...But a few days later, the mainstream media disclosed that after President Bush signed the bill, he then quietly signed something called a "presidential signing statement" that declared he did not really have to follow the law, and he would authorize torture whenever and wherever he wanted. I'm not sure why this dirty little secret came out on the news at that time. Maybe Bush's hypocrisy and deceit was too much for even the corporate media to stomach-and they can stomach a lot.
Now it appears that this kind of "double-cross" is standard operating procedure in the Bush Whitehouse.
"[Bush] agrees to a compromise with members of Congress, and all of them are there for a public bill-signing ceremony, but then he takes back those compromises-and more often than not, without the Congress or the press or the public knowing what has happened." --Christopher Kelley, political science professor who studies executive power, quoted in the Boston Globe, 4/30/06
Then, during the Reagan administration, an eager young deputy assistant attorney general in the Office of Legal Counsel came up with the bright idea of issuing signing statements to explain the President's interpretation of the law he was signing and to "shift courts' focus away from 'legislative intent'" (The Progress Report, 1/11/06). The lawyer with the plan to distort the intended meaning of our laws was none other than Samuel Alito, who George W. Bush appointed to the U.S. Supreme Court, so he could continue perverting 'legislative intent' for decades to come.
Since then there has been a flood of presidential signing statements, and nobody has signed more of them than George W. Bush. To date, Bush has issued only one Presidential veto (the Constitutional process for rejecting a law), but he has nullified or distorted some 800 laws with his Presidential signing statements -more than all other Presidents combined.
"The basic civics lesson that there are three co-equal branches of government that provide checks and balances on each other is being fundamentally rejected by this executive branch." --Elisa Massimino, Washington director for Human Rights Watch, quoted in the Boston Globe, 1/4/06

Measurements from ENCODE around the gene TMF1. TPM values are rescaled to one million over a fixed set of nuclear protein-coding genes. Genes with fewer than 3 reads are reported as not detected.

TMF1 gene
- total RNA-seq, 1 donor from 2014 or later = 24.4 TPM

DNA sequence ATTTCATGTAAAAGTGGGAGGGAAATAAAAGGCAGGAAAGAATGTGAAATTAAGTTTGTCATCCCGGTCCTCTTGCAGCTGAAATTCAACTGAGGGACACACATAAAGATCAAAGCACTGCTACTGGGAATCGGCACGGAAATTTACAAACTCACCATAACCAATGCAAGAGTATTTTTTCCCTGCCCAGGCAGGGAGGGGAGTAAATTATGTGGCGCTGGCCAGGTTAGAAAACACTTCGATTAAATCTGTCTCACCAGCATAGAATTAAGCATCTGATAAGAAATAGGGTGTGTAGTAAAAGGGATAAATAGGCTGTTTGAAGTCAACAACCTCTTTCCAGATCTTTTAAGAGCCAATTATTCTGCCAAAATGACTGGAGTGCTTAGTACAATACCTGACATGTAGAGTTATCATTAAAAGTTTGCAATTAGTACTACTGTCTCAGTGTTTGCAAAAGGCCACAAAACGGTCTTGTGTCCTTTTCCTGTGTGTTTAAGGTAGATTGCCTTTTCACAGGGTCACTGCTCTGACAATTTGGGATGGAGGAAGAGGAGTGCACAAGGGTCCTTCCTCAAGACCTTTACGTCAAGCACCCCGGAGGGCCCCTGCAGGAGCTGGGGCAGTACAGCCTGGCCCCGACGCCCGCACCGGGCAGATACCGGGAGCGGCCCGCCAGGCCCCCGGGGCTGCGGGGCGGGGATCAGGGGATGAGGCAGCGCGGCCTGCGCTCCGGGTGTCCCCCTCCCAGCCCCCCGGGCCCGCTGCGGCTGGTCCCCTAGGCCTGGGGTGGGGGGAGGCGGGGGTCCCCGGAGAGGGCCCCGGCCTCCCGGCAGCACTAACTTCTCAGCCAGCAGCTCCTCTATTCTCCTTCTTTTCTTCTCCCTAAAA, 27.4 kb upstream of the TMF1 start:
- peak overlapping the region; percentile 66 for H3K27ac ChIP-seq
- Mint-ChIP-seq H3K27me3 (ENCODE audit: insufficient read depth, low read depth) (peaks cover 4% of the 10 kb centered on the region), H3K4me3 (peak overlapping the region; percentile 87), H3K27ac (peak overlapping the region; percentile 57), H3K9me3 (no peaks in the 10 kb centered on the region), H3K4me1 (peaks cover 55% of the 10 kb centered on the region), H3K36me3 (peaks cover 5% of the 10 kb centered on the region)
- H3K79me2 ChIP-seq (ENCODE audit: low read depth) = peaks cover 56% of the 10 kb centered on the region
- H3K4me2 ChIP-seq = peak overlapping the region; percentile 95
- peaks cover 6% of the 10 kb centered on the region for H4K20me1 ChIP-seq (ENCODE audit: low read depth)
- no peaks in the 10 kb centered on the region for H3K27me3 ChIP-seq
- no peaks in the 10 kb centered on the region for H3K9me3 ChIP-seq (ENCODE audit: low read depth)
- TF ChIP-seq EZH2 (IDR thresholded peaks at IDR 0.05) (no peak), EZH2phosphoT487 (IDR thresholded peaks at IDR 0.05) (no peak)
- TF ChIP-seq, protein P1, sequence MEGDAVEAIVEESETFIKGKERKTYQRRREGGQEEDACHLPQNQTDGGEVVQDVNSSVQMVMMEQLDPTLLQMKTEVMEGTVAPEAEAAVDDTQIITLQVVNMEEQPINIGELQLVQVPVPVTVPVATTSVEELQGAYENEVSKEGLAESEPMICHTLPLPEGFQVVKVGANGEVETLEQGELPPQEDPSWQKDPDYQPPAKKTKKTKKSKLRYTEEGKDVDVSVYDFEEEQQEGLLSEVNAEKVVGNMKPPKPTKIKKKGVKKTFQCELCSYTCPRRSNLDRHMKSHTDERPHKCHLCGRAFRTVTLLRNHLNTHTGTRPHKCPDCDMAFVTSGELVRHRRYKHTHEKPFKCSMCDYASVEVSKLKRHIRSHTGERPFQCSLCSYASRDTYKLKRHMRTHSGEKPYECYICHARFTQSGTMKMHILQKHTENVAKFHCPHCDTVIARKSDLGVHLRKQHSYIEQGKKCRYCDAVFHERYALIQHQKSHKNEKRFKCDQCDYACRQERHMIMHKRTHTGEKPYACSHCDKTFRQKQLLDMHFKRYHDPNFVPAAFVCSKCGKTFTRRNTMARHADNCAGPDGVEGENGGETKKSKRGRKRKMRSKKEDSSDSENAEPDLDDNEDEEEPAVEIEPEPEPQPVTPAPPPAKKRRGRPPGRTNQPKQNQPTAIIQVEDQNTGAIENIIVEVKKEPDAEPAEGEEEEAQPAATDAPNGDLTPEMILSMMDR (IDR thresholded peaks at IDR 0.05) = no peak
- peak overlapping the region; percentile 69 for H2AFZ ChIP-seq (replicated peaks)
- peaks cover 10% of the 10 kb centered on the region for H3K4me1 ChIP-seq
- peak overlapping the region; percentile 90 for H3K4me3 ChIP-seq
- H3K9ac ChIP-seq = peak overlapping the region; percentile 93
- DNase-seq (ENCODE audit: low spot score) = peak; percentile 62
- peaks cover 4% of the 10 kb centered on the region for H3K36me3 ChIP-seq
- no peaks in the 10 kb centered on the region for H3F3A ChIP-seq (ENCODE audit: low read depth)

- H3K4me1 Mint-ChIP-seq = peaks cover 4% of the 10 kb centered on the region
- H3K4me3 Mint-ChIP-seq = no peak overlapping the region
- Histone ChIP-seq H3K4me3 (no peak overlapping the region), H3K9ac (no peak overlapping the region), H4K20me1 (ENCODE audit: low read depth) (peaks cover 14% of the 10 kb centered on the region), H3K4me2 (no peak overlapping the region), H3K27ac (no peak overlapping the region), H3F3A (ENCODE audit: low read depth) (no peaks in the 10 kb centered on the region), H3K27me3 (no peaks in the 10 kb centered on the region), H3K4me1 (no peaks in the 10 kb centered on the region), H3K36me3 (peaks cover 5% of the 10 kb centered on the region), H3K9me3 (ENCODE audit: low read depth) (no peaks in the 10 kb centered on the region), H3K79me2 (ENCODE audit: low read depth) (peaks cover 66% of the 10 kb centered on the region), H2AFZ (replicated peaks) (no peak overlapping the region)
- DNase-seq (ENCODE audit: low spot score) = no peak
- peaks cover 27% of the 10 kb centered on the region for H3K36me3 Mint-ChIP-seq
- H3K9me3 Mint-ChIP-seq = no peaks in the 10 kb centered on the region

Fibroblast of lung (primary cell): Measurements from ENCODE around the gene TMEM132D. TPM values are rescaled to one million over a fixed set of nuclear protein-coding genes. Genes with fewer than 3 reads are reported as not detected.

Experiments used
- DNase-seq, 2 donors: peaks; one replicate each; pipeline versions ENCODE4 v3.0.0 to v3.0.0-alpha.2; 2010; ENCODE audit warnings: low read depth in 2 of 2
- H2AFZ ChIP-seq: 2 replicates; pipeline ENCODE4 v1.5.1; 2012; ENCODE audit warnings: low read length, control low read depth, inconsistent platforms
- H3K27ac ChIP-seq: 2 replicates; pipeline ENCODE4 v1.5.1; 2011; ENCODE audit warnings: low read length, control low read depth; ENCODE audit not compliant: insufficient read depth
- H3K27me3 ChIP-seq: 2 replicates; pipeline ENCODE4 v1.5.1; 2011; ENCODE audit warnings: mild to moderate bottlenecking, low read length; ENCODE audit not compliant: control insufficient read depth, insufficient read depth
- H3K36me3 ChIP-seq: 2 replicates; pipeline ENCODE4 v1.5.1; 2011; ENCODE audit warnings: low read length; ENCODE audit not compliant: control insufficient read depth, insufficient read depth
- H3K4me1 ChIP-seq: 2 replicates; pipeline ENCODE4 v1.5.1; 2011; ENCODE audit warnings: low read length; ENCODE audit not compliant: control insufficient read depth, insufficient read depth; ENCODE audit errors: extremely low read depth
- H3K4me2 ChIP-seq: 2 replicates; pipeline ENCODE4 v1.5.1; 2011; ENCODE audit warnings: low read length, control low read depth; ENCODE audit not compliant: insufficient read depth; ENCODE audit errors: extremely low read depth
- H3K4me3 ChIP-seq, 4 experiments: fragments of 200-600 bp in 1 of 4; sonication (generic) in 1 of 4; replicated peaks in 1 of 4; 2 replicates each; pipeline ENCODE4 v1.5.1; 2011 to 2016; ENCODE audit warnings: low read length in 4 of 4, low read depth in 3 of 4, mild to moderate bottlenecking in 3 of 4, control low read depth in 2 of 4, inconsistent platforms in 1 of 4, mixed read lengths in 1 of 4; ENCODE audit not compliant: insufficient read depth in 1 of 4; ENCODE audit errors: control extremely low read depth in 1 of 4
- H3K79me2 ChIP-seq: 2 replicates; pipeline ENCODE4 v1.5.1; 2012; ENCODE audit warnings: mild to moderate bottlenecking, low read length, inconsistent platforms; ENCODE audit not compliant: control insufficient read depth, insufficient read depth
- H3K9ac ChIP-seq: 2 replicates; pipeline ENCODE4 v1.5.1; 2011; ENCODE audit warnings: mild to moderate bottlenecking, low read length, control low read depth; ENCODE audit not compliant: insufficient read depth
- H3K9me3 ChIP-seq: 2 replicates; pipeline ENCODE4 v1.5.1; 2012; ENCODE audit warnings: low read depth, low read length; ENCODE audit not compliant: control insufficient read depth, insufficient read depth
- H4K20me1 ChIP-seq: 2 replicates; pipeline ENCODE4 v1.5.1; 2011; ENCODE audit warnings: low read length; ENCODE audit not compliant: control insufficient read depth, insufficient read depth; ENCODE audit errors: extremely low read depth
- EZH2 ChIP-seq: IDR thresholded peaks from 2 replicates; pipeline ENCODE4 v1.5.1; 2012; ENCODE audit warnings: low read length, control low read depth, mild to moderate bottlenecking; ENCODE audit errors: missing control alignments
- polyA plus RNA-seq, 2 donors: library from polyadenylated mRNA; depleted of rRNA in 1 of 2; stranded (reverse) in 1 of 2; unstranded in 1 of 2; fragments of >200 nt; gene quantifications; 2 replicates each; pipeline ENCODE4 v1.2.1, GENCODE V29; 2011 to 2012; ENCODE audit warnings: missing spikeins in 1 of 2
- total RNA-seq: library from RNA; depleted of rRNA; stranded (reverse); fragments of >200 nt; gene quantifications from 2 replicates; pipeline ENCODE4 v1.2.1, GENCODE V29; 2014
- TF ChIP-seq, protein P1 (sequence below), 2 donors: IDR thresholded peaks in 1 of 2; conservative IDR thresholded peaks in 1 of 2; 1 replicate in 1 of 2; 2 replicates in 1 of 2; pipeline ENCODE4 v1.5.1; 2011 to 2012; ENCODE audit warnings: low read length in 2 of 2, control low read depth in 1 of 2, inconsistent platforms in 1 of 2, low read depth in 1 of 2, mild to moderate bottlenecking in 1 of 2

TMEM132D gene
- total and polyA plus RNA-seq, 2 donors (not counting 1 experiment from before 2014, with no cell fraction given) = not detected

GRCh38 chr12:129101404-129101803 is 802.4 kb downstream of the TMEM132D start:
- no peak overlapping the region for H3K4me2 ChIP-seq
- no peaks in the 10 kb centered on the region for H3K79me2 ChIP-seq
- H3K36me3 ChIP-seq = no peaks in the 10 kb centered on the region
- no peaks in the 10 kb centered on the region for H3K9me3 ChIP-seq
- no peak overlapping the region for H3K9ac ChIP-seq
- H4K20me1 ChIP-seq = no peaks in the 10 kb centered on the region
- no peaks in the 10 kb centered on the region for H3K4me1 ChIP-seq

"Armed with legal findings by his attorney general (and personal lawyer) Alberto Gonzales, the Bush White House has declared that the president's powers as commander in chief in wartime are limitless. ...When Congress has passed legislation to limit those assertions, Bush has resorted to issuing constitutionally dubious "signing statements," which declare, by fiat, how he will interpret and execute the law in question, even when that interpretation flagrantly violates the will of Congress." --Sean Wilentz, Rolling Stone, 4/21/06
"No doctrine, involving more pernicious consequences, was ever invented by the wit of man than that any of [the Constitution's] provisions can be suspended during any of the great exigencies of government." --U.S. Supreme Court Justice David Davis (1815-1886) Ex parte Milligan 71 U.S. 2 (1866)
Even the brain-dead, Republican-led Congress is beginning to realize that presidential signing statements are a problem.
"The president's signing statements are not the law, and Congress should not allow them to be the last word. The president's constitutional duty is to faithfully execute the laws as written by the Congress, not cherry-pick the laws he decides he wants to follow. It is our duty to ensure, by means of congressional oversight, that he does so." --Senator Patrick J. Leahy (D-VT), 3/23/06
Senator Specter is pretty good at kicking up dust and acting like he is ready to take on the Bush Administration; but when the dust settles, we find that he hasn't done much of anything. So don't hold your breath, waiting for the Republican-controlled congress to do anything about the Bush Administration's all-out assault on the Constitution.
"If you interpret the constitution's saying that the president is commander in chief to mean that the president can do anything he wants and can ignore the laws, you don't have a constitution: you have a king." --Anti-tax conservative Grover Norquist, quoted in the Guardian, 6/17/06